Close Encounter

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Bill Ferris
Bill Ferris Veteran Member • Posts: 8,677
Close Encounter

Yesterday, I revisited a favorite wildlife spot I'd been allowing to cool down for a few weeks. I hadn't been near it since mid-June. I got there Saturday afternoon a good two-plus hours before sunset hoping to do some photography. As soon as I'd gotten seated and started scanning the forest with binoculars, I saw seven pronghorn - five mature does and two fawns - all checking me out. They were about 50 meters distant and in that moment I was thinking, "They know I'm here and there's no point in getting beneath my canvas photographer's hide." So, I set up the gimbal head tripod and camera and waited to see what they were going to do. Pronghorn are curious by nature and they spent a good 10 minutes watching, grazing, watching, and grazing. They didn't come any closer but did eventually meander off.

Nikon D500 w/ Nikkor 200-500mm f/5.6E at 500mm, f/5.6, 1/200, ISO 400

It was embarrassing. I'd been outed by pronghorn. I started writing a post on Facebook and was about a paragraph into it when I heard movement off to my right. Elk were coming out of the forest into the clearing. I was sitting next to a downed Ponderosa Pine on a camp stool. The only shelter I had was a 3-foot high stack of downed branches I'd gathered as a makeshift hide, earlier this summer.

The elk were enough out that I figured they wouldn't notice me but close enough that, if I started unfurling and draping the canvas hide over my head, they might notice the movement. So, I slowly panned the camera to my right, framed a calf who was grazing and waited for the cutie to raise its head. The calf was focused on dinner and not looking up. Another elk walked through the shot and was clearly much nearer than the yearling.

Looking away from the viewfinder, I glanced to my right to see about 100 elk - mostly cows and calves - walking through the clearing. They were coming towards me. They were going to pass right in front of me.

I lowered my head, froze in that position, and waited as the herd walked by. I could hear their hooves clicking against the rocks, the wet munching of grass in their mouths, their breathing. Every 30-seconds or so, I'd glance up or to one side. Many passed within 20 feet of me. Some were closer...much closer. I thought, certainly one of these animals is going to see me, or smell me, or hear the pounding of my heart in my throat.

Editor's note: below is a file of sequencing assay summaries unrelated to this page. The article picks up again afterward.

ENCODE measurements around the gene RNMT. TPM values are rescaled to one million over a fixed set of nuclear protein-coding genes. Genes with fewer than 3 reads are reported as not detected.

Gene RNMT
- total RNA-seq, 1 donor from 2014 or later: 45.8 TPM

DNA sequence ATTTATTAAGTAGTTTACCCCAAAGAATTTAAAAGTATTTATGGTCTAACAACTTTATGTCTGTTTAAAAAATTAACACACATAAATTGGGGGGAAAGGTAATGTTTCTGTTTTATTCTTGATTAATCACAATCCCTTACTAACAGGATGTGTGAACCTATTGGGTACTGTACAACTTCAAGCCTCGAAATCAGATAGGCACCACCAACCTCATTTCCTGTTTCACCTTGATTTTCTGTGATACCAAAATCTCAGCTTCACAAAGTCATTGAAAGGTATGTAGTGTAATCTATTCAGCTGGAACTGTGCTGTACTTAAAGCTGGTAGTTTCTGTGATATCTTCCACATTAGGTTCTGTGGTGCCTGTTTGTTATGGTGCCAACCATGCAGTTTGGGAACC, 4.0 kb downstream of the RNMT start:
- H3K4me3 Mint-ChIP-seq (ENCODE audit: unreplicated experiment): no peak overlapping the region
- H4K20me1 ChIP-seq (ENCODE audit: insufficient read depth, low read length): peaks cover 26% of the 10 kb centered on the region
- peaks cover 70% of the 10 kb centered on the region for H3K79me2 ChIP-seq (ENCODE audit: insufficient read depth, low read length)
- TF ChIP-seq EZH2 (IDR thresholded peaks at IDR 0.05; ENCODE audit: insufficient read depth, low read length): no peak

No member of the herd saw me or, if they did, they didn't recognize me as a human; as a threat. I think a few got a whiff of me but couldn't pinpoint the source of the odor. If any heard my heart palpitations, again, they didn't recognize it as a human heartbeat. I've never felt so exposed while out doing wildlife viewing or photography. There was a genuine feeling of elation when I realized the herd was going to pass without recognizing me or getting spooked.

One of the last animals to pass was this calf. Being a photographer, I had to grab at least one shot. This is an uncropped photo made at 290mm with my Nikon D500.

Nikon D500 w/ Nikkor 200-500mm f/5.6E at 290mm, f/5.6, 1/1250, ISO 400

I hung out in that spot for another hour. Most of the elk continued off the mesa, down through the forest, and into Lower Lake Mary for an evening graze. A few settled in for the night amongst some nearby trees. When late-day shadows filled the clearing, I used the fallen pine as cover to sneak off to the north and then off the east side of the mesa into the forest.

For all I know, the elk are still there. Shhh, they might hear you

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Bill Ferris Photography
Flagstaff, AZ

 Bill Ferris's gear list:Bill Ferris's gear list
Nikon D610 Nikon D500 Fujifilm X-T20 Nikon AF-S Nikkor 16-35mm F4G ED VR Nikon AF-S Nikkor 70-300mm f/4.5-5.6G VR +4 more
Nikon 200-500mm F5.6E ED VR Nikon D500
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